Our group of four (from left to right - me, Tish, Sawako and Lenny) continued hiking the Carolina Mountain Club section of the Appalachian Trail by walking from Brown Gap to Lemon Gap. Where two weeks ago, the weather was cold, icy and snowy, today was beautiful, sunny and dry.
The hike was easy - 8.9 miles and 1,700 feet of altitude gain. What was difficult was placing the cars. First we met Tish at Max Patch. We drove two cars to Lemon Gap. Then backtracking quite a bit to go to Brown Gap where we left the other car. The hike was easy but the shuttle was horrendous. Finally we started walking.
The trail was the typical green tunnel, between two sets of trees, except that the trees had not leafed out yet. So it was really a brown tunnel. The picture here is of Sawako being dwarfed by a large blowdown.
But then we reached Max Patch and the world opened up. See the top photo.
The top of Max Patch is a favorite destination for non hikers. In a quarter-mile, you can get to the top and be in outdoor heaven. The views are outstanding.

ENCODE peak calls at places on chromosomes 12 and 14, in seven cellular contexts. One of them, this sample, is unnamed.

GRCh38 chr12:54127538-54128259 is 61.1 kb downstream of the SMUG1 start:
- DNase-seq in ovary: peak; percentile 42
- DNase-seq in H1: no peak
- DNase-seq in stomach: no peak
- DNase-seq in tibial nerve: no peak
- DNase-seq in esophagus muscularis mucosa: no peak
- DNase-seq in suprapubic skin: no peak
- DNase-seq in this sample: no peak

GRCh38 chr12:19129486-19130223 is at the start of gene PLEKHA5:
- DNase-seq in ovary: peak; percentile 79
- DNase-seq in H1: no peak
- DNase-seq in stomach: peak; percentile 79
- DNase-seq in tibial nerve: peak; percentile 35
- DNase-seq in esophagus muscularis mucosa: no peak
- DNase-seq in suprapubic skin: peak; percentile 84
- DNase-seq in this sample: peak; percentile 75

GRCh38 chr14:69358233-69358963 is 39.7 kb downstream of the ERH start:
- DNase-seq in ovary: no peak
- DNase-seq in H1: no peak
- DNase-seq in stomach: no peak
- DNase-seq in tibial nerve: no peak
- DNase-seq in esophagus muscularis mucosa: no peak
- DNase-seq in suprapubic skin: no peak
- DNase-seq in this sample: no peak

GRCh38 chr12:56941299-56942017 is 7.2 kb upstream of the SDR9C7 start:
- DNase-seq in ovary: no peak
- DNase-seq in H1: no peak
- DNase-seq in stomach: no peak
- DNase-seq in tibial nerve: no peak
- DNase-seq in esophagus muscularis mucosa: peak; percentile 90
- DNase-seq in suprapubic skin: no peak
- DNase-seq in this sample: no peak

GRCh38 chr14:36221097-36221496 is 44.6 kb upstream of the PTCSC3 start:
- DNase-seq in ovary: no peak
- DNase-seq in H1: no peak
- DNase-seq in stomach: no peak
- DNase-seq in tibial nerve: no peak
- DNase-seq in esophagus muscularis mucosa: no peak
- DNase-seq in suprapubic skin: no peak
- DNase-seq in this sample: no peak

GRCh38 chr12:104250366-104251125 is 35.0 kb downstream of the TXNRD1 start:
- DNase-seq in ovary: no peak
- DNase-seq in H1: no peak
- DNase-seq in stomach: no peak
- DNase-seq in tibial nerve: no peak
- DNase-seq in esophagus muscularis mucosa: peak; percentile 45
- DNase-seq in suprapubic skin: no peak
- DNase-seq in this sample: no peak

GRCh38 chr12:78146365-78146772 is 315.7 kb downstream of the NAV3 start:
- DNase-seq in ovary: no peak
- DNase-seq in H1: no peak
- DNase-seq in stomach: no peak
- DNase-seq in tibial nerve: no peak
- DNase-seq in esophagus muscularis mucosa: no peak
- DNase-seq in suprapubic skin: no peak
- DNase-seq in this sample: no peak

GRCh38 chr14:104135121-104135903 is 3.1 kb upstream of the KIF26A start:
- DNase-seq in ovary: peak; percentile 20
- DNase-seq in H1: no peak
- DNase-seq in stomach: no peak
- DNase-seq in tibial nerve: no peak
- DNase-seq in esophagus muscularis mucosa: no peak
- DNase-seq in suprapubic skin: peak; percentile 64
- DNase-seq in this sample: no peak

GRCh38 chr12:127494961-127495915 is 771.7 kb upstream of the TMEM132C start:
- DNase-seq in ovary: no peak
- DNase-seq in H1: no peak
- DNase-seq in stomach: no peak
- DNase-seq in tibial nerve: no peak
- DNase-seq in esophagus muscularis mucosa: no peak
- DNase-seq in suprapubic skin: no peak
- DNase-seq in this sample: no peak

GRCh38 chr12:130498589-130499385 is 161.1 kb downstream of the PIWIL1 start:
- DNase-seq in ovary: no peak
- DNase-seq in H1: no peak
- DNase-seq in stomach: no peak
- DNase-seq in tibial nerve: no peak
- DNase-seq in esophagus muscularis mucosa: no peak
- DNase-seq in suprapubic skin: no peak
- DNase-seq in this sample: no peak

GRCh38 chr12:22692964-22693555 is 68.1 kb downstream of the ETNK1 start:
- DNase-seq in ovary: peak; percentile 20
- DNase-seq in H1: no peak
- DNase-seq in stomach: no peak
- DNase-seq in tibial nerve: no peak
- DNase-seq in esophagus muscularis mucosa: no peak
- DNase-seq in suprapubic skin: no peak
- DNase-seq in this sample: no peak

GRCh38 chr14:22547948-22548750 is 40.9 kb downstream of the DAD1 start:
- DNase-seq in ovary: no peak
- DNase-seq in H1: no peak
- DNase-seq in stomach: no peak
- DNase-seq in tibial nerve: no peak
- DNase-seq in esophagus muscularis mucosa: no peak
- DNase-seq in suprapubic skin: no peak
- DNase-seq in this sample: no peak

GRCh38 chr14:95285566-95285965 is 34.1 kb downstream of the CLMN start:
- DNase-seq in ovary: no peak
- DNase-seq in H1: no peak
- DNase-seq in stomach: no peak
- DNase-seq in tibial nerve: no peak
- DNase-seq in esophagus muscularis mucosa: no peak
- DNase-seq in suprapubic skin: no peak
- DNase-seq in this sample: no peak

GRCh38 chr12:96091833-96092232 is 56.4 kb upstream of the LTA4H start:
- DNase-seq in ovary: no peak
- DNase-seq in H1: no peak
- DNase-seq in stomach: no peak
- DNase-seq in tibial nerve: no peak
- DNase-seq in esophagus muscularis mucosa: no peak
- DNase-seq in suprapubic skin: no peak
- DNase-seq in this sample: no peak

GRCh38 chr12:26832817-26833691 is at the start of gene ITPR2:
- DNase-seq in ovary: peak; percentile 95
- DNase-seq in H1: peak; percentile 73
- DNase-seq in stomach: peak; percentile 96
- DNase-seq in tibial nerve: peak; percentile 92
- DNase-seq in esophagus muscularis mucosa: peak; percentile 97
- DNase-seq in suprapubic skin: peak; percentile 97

Then the trail went down, down, down. First to Roaring Creek shelter, one of the newest shelters on the CMC section. Then down the rest of the way. And this is where spring flowers really came out.
Hepatica and spring beauties, lots of spring beauties. If those were all the flowers that we were going to see, it would have been enough. But blood root (shown just above) blossomed and even a few trout lilies. There was the promise of trilliums in the next couple of weeks.
I hope you're getting out because this is the best time for spring wildflowers.
I think I'm one electric cord away from losing it.
On Friday evening, I went to City Lights bookstore in Sylva. The bookstore is very active in promoting authors. I showed up with my laptop, projector and speakers so I could give a slide/video show.
Most authors just waltz in with just a copy of their book., They've put post-its, marking the pages they're going to read. Some don't even bother preparing. I've seen authors flipping through their book and saying "Now what shall I read?"